Rosana took out a loan for 2,500 gourds, and she invested it in beans. She would buy them each week in Savanèt, and then sell them in Kolonbyè. She’d be able to buy about 30 mamit, or cans full, and make about ten gourds per can. But here, too, a thousand gourds of her capital ended up going into buying palm trees, which left only 1,500 in her business. That wasn’t enough to make her trips to Savanèt worth her while. So for now she will go back to selling bread, sugar, and coffee. She’s still trying to figure out how she’ll repay her VSLA loan.
Marie Yolène hasn’t gotten nearly as much done towards building her new home as Rosana has. She needs three more palm trees and the lumber for her doors, and she isn’t yet clear how she’s going to take the last steps.
One of her goats had a kid, but the kid didn’t survive. The other is pregnant. Her bigger hope rests right now on her pig, which should have piglets in April. Like Rosana, she and her husband lost their millet and pigeon peas last year. Since she has no small commerce at all, they are entirely dependent on the 50 gourds her husband can earn as a day laborer.
Like Rosana, Marie Yolène would like to borrow money from their VSLA, but Marie Yolène feels she needs to do it just to buy what she’ll need to finish her house. And if she borrows money for something other than commerce she could have trouble repaying the loan, as other VSLA members are discovering.
Monise has made some progress on her home, but she still has a long way to go. She started out with an advantage because she was able to take some of the palm wood planking that she needed from an extra room in the home she was already living in, and her older boy’s father sent her enough money to buy another palm tree. But she still needs two or three trees. And the man was killed in an accident in Port au Prince. He was changing a truck’s tire, with the truck up on a jack, when it was hit by another truck and fell on him.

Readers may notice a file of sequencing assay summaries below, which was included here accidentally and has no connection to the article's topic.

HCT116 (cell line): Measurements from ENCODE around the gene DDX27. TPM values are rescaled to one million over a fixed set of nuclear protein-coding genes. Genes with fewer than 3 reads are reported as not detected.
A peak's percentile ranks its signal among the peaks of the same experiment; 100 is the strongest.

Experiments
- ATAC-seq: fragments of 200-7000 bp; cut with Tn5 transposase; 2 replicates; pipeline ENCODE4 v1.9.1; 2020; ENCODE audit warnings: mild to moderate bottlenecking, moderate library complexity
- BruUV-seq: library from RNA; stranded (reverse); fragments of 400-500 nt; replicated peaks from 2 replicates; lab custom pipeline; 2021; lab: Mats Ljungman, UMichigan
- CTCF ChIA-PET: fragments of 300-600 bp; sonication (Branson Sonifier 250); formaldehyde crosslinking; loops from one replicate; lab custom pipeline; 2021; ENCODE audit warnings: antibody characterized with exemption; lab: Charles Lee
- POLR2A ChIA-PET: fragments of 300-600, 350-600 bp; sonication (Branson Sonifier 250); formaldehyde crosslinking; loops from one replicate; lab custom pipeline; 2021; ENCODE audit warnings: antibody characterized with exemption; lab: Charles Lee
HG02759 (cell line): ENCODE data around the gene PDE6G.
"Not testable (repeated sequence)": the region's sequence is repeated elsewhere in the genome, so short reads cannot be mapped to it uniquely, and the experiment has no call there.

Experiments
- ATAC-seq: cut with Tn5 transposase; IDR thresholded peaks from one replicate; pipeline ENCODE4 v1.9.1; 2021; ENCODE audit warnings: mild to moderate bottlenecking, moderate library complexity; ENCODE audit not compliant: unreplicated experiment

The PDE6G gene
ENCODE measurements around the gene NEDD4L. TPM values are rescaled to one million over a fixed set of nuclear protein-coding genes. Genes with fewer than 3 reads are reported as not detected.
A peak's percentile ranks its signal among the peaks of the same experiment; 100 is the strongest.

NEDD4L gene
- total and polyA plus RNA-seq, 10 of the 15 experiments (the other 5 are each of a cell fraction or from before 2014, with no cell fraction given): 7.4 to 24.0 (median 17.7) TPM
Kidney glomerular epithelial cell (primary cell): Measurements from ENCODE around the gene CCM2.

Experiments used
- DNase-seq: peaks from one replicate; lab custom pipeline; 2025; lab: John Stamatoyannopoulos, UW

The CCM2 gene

She seems to have begun taking a more clear-eyed look at her situation, though. Until recently, she had been counting on her infant’s father to return from the Dominican Republic and help her with the expenses of setting up her new house, but a couple of promised visits failed to materialize, and she now recognizes that she has no idea when or even if he’ll come back. “Now I’m both mother and father to my kids,” she says.
One of her goats had a healthy kid, and the other is pregnant. She’s taking good care of her boar, and it’s growing. She hopes to use it eventually to buy a cow. “Cow’s are more valuable. And if you have a female, it will give you calves.”
She gave up her small commerce for now. She felt that she’d be better off using the money to plant a crop of beans in April. If her harvest is good, it could really help her progress.
Altagrace is close to finishing her home because she decided to take a short cut. After sitting down with her husband and her mother, who owns the house they all live in now, she decided to repair that house rather than building a new one. “I wanted to stay with my mother. I’m all she has. And my husband agreed to the plan.”
Part of the house is already covered with tin roofing. There are just a few rusted sheets that need to be replaced. After that, she’ll need about ten sheets of the sheets we gave her to cover the rest of the house, which is still covered with tach, the roofing material that poor rural Haitians get from palm trees. When she’s finished, she may even have tin left over that she can sell to neighbors.